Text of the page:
ISIS militants on Sunday seized control of the Iraqi city of Ramadi after days of fighting and the country's prime minister pleading with security forces not to abandon their posts, dealing a blow to U.S.-backed efforts.
In the process, the extremist group is said to have killed up to 500 civilians while forcing 8,000 people to flee from their homes, a local government official told the Associated Press.
On Monday the White House called the capture a "setback" and spokesman Eric Schultz said there had been eight airstrikes in the last 24 hours, the AP reported.
The U.S. has vowed to help the Iraqi's reclaim the city with continued airstrikes. The military has carried out 32 airstrikes in the area over the last three weeks, Schultz said.
Government forces retreated from bases Sunday, according to Agence France-Presse and Associated Press reporters, abandoning weapons, vehicles, and equipment as they fled the advance of the extremist Sunni militants on Ramadi, the capital of Iraq's largest province.
"Ramadi has fallen," a spokesman for the governor of Anbar province told AP. "The city was completely taken. ... It was a gradual deterioration. The military is fleeing."
The retreat came as Prime Minister Haider al-Abadi used a state television address to order security forces not to abandon positions.
The Iraqi premier also ordered pro-government Shiite militias to enter the city, despite concerns that such a move would stoke sectarian tensions in the mainly Sunni province.
"God has enabled the soldiers of the caliphate to cleanse all of Ramadi," read a statement posted on jihadist internet forums by ISIS supporters, AFP reported.
"Victory will be in the side of Iraq because Iraq is defending its freedom and dignity," the military said Sunday in a statement on its website ordering troops to stay put.
The ISIS militants on Friday came close to taking full control of the city, seizing the provincial police headquarters, as well as the government centre, AFP reported.
The battle between ISIS militants and Iraqi forces started on Thursday, with ISIS' infamous black flag waving over a number of government buildings by Friday afternoon, according to reports.
The militants are said to have used car bombs and mortars in their raid of the government compound, killing an estimated 10 local police officers while taking some 50 others hostage. Officials now fear the men could be executed.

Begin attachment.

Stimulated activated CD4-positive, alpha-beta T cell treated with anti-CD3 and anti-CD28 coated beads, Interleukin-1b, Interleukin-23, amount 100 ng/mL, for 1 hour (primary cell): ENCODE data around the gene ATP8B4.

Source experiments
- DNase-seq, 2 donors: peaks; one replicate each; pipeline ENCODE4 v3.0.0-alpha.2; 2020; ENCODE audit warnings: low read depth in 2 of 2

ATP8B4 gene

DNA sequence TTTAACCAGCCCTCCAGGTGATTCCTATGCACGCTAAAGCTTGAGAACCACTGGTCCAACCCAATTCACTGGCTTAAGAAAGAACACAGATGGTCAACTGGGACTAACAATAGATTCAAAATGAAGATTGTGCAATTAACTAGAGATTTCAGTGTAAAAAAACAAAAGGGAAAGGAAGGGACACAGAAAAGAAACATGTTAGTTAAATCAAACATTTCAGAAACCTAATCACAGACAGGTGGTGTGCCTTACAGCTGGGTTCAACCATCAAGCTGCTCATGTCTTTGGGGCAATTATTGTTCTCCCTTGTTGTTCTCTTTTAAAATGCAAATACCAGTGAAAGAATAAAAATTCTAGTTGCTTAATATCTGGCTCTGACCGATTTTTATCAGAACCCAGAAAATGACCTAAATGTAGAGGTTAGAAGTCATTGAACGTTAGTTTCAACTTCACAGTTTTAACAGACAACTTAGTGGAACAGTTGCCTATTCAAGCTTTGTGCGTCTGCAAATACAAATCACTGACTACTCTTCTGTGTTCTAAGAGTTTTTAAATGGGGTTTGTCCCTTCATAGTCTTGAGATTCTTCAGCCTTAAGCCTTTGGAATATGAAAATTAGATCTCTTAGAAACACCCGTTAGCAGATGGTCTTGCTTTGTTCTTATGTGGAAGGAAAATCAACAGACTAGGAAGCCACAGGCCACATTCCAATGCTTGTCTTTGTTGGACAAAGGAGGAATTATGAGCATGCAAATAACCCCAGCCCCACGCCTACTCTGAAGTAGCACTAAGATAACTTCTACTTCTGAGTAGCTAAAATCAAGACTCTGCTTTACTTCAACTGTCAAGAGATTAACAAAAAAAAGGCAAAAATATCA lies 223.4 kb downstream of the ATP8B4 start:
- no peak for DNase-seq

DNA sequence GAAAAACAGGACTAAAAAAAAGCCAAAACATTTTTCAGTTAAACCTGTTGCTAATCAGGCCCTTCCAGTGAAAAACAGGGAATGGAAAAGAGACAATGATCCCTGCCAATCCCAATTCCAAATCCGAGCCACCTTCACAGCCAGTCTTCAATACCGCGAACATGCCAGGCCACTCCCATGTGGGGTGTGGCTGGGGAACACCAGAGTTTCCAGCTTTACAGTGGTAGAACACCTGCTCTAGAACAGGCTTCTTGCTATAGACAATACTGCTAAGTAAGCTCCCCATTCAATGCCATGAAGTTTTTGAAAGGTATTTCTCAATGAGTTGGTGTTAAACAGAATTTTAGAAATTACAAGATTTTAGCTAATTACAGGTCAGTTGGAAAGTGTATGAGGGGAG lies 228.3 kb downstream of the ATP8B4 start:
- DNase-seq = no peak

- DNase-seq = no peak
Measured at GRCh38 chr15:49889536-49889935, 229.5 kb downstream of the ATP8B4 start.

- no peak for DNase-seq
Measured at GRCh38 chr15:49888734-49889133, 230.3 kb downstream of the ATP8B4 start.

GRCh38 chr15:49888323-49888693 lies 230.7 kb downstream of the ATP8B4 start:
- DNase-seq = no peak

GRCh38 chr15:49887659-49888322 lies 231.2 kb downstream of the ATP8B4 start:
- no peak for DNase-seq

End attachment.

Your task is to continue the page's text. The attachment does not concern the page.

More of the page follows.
This latest assault on Ramadi came a day after the militant group released an audio recording by its leader Abu Bakr al-Baghdadi, denouncing reports by Iraqi and U.S. government officials that Baghdadi was incapacitated by an injury suffered during battle.
Gun battles between government forces and ISIS militants were reported throughout the city on Saturday, as both sides vied for control of the city.
Ramadi is seen as a strategic location by both sides due to its size and proximity to the country's capital, Baghdad.
In a phone conversation with Iraq's prime minister Haidar al-Abadi, U.S. Vice-President Joe Biden said Washington would provide additional military weaponry and supplies to Iraqi forces struggling to contain the ISIS offensive.
Despite ISIS' latest success on Iraqi soil, White House spokesman Jeff Rathke tried to sound upbeat about the prospects of the terrorist group's defeat during a press briefing on Friday.
"We've said before that there will be good days and bad days in Iraq," Rathe told reporters. "ISIL's trying to make today a bad day in Ramadi."
"We've said all along we see this as a long-term fight in conjunction with our Iraqi partners against ISIL. We are confident that Iraqi forces with support from the coalition will continue to push back ISIL where they've tried to gain advantages on the ground. So our policy and our engagement remains the same," he said.